Earlier this year Cobb Ware stood in the middle of a deserted salvage yard. He surveyed the scene in front of him—abandoned cars with grass and weeds growing up around the tires, discarded machinery and parts strewn about, and old motors leaking oil. But it was here, on what he described as “the least desirable real estate in Mississippi,” that Cobb thought was the perfect spot to build his dream.
“The Motor Club was something I’ve always wanted to do. A self-service garage is an idea I’ve been kicking around since college,” he tells me. Now he’s going on fifty years old and The Motor Club is finally a reality.
The driving force behind the garage was finding a way to put an end to people being a guest in someone else’s auto shop. No more borrowing tools or leaving your car at a friend’s shop. “You have your own place,” Cobb explains. “Everybody needs a place to call their own. And The Motor Club is that place.”
Cobb enlisted Dave Dear, his friend since grade school, for help transforming this scrap yard into a garage that would draw automobile enthusiasts from all over Jackson. The pair worked for three months cleaning up and converting the building into a useable facility. When it was done, they filled the building with their tools and decorated it with memorabilia and a few couches. After pooling a lifetime’s collection of auto paraphernalia, they only had to purchase a car lift to complete their shop.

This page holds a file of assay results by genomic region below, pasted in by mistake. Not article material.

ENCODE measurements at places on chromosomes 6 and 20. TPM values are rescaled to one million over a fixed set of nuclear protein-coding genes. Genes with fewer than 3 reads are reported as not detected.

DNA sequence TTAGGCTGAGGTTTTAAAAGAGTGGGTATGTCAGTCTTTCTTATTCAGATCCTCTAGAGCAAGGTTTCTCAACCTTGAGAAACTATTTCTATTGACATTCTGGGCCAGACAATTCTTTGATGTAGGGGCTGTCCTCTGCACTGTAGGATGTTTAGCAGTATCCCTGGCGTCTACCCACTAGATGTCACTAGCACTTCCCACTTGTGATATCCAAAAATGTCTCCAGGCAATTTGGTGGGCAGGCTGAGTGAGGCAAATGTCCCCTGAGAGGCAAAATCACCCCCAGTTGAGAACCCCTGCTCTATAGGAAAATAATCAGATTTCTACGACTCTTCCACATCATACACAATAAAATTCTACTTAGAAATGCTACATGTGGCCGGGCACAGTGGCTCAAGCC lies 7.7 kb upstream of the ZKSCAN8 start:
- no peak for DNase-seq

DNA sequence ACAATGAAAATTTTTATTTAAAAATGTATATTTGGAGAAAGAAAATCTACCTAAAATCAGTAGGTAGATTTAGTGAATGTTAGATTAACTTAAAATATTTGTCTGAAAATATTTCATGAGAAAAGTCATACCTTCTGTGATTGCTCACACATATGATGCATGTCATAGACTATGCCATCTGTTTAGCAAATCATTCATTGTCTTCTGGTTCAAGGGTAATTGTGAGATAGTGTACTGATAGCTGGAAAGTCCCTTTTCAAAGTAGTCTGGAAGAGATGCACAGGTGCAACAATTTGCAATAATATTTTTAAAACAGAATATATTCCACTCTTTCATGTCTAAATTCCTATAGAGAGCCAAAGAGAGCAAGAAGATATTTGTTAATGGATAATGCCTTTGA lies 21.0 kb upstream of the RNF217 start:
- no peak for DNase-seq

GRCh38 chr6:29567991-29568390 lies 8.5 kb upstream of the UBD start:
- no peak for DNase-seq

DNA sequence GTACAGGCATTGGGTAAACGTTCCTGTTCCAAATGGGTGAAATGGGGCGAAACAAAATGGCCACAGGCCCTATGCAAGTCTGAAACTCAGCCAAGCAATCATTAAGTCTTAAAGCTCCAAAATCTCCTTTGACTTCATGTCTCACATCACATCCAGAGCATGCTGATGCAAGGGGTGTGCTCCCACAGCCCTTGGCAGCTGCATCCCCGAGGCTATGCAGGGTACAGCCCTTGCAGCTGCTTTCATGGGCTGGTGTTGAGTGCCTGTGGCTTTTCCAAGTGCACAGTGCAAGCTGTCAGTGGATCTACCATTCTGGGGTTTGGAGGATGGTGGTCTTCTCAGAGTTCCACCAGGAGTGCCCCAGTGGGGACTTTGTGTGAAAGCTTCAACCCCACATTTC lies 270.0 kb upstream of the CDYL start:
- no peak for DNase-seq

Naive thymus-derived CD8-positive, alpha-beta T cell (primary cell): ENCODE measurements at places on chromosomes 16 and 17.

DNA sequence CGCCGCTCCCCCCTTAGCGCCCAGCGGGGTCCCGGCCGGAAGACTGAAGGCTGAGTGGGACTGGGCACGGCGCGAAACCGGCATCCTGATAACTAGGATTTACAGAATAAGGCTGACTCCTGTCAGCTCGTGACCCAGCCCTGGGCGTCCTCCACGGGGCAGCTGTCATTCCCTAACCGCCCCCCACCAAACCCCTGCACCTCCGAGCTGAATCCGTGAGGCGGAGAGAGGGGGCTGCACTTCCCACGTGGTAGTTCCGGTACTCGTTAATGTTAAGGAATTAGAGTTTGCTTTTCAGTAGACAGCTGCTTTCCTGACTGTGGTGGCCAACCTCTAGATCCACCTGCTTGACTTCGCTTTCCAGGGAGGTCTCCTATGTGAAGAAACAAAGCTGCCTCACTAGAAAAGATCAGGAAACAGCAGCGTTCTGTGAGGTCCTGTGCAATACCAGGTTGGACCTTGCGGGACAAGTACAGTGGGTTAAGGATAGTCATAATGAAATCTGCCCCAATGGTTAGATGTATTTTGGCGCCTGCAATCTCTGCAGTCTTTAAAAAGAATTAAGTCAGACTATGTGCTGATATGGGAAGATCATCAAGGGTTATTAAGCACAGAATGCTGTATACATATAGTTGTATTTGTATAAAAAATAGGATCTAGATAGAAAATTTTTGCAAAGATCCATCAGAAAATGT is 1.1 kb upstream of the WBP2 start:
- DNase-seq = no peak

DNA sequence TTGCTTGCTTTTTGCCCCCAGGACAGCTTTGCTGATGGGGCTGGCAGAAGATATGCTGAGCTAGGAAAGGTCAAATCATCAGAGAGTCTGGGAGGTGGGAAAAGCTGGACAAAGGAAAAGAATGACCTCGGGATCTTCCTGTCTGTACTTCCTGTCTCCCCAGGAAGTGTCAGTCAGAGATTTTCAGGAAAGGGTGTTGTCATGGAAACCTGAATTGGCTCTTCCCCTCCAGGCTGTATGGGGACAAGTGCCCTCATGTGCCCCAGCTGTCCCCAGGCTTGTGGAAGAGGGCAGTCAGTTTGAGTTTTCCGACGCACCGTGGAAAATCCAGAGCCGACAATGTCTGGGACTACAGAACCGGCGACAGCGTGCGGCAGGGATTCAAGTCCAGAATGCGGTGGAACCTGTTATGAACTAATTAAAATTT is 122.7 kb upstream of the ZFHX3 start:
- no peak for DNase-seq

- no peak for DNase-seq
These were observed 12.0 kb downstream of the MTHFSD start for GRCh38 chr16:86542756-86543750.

With The Motor Club Dave and Cobb have exploited a niche in the Jackson car culture. Dave says the two constantly had friends in their shops, using and borrowing tools or leaving their cars for long periods of time. Additionally, most suburban neighborhoods won’t let residents park non-running cars or trailers in the street or the yard. “These are not problems for our members,” Cobb says. He quickly adds, “With The Motor Club you’ll never be a guest in someone else’s shop. You’ve got your own place here.”
Dave goes on, “This is not just long-term storage for your extra vehicle. It’s a place where you can tinker with it when you have time. And you can work on anything from polishing the wheels to a full restoration. Another benefit of membership is the deep pool of shared knowledge across club members. For instance, if you’re rebuilding a transmission but don’t know much about it, there’s a good chance someone else will and can help you.”
In May, The Motor Club opened its doors to the gearheads and auto enthusiasts of the Jackson metro area. Cobb sums up the club, saying, “It’s a lounge, a restoration center, a paint shop, and more. I wanted to create an all-inclusive environment, something that could be all things to all people and all under one roof. If you’re working on anything with a motor--cars, bikes, whatever, it’s for you.”
The Motor Club is located just north of West County Line Road in north Jackson. And for $295 per month members receive full access to all amenities. That includes secure indoor parking, a lift service shop in their short-term work building, an extended service building set up for body work and painting, outdoor storage for trailers and boats, and a lounge area for relaxing with other members.